The Early Read on: The Great Recession
As experts attempt to heal the fractured global market, a group of new books on the financial crisis is already offering the first draft of history.
In Other Words: Baltic Ghosts
Lithuania is investigating Jewish Holocaust survivors as war criminals -- and using their own memoirs as evidence against them.
In Other Words: Mob Rule
Italy is becoming the failed state of Western Europe, but do Italians even care that the mafia is running the show?
The Dictator’s Handbook
Why is democracy failing even as elections proliferate? A thought experiment sheds new light on why aging autocrats remain so hard to dislodge.
Confessions of a True Believer
The collapse of Soviet communism never relegated Marx's ideas to the dustbin of history.
Letters: The End of Evil?
Former National Security Council staffer Peter Feaver argues that Niall Ferguson's "axis of upheaval" won't replace the old "axis of evil" any time soon.
Letters: Mexico’s State of Affairs
Arturo Surakhan, Mexico's ambassador to the United States, thinks Sam Quinones's dire assessment of Mexico is dangerously misleading.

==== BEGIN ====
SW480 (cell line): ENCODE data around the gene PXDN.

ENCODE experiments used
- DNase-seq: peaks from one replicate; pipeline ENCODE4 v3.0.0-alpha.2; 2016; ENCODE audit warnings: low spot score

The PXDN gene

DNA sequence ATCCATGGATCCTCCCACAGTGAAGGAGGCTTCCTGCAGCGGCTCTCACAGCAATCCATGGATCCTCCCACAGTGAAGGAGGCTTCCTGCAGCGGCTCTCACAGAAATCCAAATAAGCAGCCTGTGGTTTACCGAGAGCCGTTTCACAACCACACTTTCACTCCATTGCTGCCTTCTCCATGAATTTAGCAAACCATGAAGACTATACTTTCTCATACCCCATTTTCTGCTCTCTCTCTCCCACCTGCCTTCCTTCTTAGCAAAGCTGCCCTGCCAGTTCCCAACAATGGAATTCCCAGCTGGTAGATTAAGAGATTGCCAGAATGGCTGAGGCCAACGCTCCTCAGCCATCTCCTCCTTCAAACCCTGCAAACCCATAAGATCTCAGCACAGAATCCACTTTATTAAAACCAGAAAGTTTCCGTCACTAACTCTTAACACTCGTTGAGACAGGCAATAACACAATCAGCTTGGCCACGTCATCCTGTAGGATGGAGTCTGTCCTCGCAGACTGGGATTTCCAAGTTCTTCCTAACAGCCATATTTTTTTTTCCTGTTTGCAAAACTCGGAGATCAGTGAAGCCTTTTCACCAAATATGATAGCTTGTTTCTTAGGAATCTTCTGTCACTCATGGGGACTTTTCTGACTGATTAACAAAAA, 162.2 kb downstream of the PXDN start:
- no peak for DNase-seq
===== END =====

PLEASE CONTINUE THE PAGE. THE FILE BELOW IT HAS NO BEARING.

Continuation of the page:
Letters: Flat World Hits a Bump
Economic historian Harold James says Moisés Naím is too optimistic about the future of globalization, while Karl Moore and David Lewis argue that global trade is nothing new.
Letters: China’s Team Players
Winberg Chai feels that Chinese Communist Party politics are not quite as simple as Cheng Li would have us believe.
Caught in the Middle
For three decades, David Ignatius has talked to all camps in the fractious Middle East. Then came Davos, and an effort to "moderate" a conversation between irreconcilable sides on the Gaza war. The center not only cannot hold, he concludes -- it no longer exists.
The FP Quiz
Are you a globalization junkie? Test your knowledge of global trends, economics, and politics with 8 questions about how the world works.
The Longest Shadow
Those regions in Africa hardest hit by the slave trade exhibit the least trust among family members and neighbors today.
The New Coups
Violent government takeovers now happen far less frequently -- and their strongmen fall much faster.